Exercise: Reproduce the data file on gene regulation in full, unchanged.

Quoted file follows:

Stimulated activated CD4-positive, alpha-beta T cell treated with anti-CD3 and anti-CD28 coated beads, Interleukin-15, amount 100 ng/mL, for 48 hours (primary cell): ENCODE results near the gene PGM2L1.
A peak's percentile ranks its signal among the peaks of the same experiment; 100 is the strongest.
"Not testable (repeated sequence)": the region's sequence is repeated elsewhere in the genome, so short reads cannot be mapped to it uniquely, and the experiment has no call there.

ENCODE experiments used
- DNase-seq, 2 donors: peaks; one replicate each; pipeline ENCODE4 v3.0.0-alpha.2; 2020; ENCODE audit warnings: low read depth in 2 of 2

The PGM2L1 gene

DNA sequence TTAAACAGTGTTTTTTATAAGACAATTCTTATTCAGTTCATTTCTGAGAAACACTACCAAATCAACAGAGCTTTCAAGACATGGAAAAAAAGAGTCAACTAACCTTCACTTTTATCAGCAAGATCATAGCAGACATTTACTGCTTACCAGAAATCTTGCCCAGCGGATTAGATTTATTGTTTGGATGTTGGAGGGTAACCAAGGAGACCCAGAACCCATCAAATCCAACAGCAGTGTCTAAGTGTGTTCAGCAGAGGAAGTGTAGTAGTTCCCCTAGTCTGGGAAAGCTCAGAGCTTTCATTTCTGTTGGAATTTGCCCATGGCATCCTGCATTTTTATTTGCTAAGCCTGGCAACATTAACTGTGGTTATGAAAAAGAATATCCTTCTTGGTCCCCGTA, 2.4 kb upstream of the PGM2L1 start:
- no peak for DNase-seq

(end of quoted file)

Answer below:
Stimulated activated CD4-positive, alpha-beta T cell treated with anti-CD3 and anti-CD28 coated beads, Interleukin-15, amount 100 ng/mL, for 48 hours (primary cell): ENCODE results near the gene PGM2L1.
A peak's percentile ranks its signal among the peaks of the same experiment; 100 is the strongest.
"Not testable (repeated sequence)": the region's sequence is repeated elsewhere in the genome, so short reads cannot be mapped to it uniquely, and the experiment has no call there.

ENCODE experiments used
- DNase-seq, 2 donors: peaks; one replicate each; pipeline ENCODE4 v3.0.0-alpha.2; 2020; ENCODE audit warnings: low read depth in 2 of 2

The PGM2L1 gene

DNA sequence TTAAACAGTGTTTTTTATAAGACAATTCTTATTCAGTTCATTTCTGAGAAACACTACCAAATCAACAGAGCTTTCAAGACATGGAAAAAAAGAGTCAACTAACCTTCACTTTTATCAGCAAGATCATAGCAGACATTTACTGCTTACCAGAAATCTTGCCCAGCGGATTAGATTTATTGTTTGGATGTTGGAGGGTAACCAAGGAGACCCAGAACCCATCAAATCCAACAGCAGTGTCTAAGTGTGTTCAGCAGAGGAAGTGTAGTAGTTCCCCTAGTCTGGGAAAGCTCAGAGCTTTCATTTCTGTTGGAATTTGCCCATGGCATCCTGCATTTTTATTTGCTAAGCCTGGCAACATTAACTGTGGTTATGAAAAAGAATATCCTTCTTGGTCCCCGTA, 2.4 kb upstream of the PGM2L1 start:
- no peak for DNase-seq